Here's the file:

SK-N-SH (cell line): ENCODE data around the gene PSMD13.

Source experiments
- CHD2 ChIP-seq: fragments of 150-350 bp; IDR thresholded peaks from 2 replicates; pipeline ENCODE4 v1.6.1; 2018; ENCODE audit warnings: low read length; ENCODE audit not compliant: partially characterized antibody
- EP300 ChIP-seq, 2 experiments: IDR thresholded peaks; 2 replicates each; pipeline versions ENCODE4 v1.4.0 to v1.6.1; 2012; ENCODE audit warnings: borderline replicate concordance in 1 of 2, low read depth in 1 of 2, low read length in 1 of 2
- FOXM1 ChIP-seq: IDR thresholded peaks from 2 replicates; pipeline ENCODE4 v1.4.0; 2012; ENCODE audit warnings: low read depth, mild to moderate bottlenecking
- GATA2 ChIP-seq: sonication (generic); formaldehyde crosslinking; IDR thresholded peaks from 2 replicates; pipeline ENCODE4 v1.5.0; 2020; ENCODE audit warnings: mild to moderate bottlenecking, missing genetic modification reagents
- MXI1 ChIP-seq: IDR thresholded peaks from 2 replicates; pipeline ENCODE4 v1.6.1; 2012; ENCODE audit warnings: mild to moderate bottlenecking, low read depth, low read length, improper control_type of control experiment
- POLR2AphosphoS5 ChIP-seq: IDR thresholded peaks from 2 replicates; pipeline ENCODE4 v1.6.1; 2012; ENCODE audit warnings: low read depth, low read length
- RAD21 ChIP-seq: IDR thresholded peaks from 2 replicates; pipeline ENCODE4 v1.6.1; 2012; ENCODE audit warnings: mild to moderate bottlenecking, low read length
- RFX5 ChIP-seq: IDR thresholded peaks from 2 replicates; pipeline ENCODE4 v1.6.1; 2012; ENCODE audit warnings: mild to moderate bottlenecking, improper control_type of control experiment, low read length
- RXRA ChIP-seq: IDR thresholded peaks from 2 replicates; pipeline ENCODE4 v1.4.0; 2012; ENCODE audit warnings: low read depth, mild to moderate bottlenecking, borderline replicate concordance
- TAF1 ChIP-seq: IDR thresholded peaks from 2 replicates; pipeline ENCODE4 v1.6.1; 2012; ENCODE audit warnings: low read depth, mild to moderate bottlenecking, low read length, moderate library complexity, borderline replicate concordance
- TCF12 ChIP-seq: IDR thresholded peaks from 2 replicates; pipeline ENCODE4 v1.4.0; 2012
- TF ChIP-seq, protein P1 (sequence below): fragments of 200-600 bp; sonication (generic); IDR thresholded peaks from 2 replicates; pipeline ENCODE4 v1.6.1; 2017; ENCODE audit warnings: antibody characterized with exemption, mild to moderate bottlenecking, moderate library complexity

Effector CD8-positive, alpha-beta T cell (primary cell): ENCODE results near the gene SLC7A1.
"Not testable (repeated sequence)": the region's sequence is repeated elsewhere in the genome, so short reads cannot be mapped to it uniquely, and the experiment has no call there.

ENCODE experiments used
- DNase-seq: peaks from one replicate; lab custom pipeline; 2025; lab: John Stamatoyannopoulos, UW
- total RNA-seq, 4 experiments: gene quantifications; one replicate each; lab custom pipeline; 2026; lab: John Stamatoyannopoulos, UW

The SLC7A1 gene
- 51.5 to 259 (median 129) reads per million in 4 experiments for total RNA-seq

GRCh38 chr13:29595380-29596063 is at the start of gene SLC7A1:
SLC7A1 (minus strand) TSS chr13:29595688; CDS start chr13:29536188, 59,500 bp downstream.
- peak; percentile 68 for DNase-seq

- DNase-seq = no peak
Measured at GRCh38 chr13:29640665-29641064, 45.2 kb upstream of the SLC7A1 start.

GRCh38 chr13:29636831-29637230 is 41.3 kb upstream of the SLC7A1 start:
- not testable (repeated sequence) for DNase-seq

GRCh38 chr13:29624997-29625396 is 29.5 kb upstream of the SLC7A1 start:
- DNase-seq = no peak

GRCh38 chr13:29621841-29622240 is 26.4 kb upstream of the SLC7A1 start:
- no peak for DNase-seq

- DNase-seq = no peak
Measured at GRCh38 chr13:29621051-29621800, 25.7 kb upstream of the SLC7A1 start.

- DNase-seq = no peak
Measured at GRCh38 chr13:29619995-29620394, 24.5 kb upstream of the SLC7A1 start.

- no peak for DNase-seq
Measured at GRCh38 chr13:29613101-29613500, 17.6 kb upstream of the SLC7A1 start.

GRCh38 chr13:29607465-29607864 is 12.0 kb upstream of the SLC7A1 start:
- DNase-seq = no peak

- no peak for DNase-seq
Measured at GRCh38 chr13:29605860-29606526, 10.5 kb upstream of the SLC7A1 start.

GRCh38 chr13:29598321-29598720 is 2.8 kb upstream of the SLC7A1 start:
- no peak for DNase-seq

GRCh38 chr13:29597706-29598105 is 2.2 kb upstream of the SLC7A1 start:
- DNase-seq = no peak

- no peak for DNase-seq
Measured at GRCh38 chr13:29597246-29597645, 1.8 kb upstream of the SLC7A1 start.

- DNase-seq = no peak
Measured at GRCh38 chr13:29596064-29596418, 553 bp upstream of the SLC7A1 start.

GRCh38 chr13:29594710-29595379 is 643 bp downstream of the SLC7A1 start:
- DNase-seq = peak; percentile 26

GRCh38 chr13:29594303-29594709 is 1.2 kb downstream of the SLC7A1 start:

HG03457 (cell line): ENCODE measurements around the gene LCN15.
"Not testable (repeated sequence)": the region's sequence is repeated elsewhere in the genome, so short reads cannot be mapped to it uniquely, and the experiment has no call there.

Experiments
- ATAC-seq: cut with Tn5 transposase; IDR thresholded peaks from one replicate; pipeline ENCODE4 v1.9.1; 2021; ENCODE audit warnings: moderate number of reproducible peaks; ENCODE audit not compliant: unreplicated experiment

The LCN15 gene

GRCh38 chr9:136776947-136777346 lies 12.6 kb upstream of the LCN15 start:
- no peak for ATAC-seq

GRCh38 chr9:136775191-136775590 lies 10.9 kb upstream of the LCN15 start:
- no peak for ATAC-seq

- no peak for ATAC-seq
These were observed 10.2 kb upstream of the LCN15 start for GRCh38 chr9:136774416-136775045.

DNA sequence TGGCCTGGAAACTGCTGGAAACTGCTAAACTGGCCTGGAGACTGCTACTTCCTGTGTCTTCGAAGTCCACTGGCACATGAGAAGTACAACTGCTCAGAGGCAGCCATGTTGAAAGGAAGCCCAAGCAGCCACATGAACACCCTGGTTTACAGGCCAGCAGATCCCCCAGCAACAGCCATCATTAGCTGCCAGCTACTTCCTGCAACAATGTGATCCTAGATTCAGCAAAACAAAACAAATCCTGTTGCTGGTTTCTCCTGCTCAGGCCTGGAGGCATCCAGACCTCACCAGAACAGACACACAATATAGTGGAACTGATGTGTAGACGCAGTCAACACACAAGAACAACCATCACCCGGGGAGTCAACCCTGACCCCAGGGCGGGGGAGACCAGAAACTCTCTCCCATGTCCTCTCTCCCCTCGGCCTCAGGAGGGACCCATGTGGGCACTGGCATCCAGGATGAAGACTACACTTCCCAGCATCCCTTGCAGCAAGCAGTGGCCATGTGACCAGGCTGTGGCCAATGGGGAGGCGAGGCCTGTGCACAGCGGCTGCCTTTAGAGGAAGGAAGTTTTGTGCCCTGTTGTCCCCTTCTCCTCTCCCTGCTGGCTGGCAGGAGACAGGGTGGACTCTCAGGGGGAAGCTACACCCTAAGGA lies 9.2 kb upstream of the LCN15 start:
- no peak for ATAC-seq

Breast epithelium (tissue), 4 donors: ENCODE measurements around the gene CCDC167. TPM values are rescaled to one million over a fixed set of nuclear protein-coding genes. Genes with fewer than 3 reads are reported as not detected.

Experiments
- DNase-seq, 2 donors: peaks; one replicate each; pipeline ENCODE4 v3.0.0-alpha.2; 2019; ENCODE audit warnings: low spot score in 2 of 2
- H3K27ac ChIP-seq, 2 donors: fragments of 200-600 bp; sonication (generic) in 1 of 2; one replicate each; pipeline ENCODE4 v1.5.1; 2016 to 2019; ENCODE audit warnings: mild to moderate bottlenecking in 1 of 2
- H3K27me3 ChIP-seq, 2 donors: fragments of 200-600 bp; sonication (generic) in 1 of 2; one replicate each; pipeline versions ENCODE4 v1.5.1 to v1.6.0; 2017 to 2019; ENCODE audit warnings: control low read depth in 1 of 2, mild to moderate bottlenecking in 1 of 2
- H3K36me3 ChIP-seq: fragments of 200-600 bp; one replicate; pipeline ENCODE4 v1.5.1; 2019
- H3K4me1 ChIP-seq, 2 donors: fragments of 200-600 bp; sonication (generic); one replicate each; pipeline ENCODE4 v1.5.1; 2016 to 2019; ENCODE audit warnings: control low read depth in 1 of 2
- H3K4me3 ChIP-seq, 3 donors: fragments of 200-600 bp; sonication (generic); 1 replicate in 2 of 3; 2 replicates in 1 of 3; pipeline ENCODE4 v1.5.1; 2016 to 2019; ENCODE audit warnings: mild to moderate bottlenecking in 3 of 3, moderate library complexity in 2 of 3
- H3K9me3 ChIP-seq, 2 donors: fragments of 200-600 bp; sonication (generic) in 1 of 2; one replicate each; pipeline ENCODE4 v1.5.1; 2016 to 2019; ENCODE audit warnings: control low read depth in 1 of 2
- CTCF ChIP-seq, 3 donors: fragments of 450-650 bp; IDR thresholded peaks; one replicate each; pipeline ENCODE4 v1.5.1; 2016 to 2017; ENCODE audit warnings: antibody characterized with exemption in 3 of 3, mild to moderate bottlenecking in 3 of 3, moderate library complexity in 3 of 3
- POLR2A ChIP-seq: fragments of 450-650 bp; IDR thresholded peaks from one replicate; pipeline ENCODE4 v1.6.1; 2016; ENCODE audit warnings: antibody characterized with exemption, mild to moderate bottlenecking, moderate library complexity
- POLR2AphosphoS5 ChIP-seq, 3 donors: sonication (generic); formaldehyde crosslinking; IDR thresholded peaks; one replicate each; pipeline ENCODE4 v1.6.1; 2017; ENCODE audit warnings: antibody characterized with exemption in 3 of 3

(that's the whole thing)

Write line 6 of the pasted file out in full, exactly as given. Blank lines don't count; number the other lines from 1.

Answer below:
- GATA2 ChIP-seq: sonication (generic); formaldehyde crosslinking; IDR thresholded peaks from 2 replicates; pipeline ENCODE4 v1.5.0; 2020; ENCODE audit warnings: mild to moderate bottlenecking, missing genetic modification reagents